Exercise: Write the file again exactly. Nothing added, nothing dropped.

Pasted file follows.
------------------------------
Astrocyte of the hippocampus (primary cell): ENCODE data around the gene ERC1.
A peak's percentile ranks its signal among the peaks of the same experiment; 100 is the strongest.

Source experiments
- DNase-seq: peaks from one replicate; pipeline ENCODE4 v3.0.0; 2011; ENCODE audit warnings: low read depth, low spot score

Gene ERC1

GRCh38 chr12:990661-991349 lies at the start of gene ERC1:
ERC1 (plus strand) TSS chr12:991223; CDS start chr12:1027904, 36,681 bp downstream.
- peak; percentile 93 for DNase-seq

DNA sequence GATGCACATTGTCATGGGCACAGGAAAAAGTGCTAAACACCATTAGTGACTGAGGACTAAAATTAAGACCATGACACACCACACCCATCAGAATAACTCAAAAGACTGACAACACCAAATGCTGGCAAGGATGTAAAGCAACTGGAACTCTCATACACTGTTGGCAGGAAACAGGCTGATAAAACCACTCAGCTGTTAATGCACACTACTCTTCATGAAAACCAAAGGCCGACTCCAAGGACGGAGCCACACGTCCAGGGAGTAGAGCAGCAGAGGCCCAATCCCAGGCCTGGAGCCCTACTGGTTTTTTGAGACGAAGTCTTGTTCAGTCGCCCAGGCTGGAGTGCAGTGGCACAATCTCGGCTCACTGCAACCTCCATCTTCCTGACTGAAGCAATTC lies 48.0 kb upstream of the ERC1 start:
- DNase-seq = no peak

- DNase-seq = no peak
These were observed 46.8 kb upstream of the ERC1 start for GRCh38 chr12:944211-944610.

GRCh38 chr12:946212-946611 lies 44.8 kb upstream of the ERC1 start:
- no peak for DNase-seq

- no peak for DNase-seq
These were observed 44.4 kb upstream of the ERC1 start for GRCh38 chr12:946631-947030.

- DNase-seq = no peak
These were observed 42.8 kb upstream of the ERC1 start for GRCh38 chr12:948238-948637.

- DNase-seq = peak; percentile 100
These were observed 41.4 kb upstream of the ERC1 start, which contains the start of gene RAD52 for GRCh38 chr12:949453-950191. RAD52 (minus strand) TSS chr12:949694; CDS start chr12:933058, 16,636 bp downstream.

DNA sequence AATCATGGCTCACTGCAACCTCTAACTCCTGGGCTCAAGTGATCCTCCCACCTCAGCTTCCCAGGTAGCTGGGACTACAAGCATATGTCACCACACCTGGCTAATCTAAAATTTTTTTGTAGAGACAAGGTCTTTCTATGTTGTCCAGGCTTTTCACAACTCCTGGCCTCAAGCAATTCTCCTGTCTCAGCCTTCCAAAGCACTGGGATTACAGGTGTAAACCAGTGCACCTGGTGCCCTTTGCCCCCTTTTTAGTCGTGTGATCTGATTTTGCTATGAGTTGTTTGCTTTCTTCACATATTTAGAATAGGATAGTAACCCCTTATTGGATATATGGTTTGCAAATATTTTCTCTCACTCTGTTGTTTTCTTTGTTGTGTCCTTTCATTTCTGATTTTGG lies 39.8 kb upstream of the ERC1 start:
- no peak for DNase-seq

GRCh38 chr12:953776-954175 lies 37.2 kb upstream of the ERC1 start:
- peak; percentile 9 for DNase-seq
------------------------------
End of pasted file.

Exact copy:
Astrocyte of the hippocampus (primary cell): ENCODE data around the gene ERC1.
A peak's percentile ranks its signal among the peaks of the same experiment; 100 is the strongest.

Source experiments
- DNase-seq: peaks from one replicate; pipeline ENCODE4 v3.0.0; 2011; ENCODE audit warnings: low read depth, low spot score

Gene ERC1

GRCh38 chr12:990661-991349 lies at the start of gene ERC1:
ERC1 (plus strand) TSS chr12:991223; CDS start chr12:1027904, 36,681 bp downstream.
- peak; percentile 93 for DNase-seq

DNA sequence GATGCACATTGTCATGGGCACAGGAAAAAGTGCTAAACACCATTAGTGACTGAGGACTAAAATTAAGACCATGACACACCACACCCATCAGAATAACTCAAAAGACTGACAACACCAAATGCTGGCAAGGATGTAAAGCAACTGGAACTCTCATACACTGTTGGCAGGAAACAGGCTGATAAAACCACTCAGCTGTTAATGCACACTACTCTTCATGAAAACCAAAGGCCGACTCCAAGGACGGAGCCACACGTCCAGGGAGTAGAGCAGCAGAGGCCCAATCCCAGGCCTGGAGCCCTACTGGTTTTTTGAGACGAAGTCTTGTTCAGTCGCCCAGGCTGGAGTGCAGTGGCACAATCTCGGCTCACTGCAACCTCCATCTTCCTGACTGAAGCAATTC lies 48.0 kb upstream of the ERC1 start:
- DNase-seq = no peak

- DNase-seq = no peak
These were observed 46.8 kb upstream of the ERC1 start for GRCh38 chr12:944211-944610.

GRCh38 chr12:946212-946611 lies 44.8 kb upstream of the ERC1 start:
- no peak for DNase-seq

- no peak for DNase-seq
These were observed 44.4 kb upstream of the ERC1 start for GRCh38 chr12:946631-947030.

- DNase-seq = no peak
These were observed 42.8 kb upstream of the ERC1 start for GRCh38 chr12:948238-948637.

- DNase-seq = peak; percentile 100
These were observed 41.4 kb upstream of the ERC1 start, which contains the start of gene RAD52 for GRCh38 chr12:949453-950191. RAD52 (minus strand) TSS chr12:949694; CDS start chr12:933058, 16,636 bp downstream.

DNA sequence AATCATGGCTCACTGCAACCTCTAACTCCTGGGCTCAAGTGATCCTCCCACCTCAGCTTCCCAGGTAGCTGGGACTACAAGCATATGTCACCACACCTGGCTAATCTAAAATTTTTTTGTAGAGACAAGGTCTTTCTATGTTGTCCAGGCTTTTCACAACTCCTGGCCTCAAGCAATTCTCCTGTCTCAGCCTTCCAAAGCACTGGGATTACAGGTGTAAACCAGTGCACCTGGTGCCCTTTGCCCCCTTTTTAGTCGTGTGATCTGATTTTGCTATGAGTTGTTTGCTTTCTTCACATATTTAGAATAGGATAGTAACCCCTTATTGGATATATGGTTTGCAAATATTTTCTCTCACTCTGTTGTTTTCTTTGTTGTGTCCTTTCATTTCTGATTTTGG lies 39.8 kb upstream of the ERC1 start:
- no peak for DNase-seq

GRCh38 chr12:953776-954175 lies 37.2 kb upstream of the ERC1 start:
- peak; percentile 9 for DNase-seq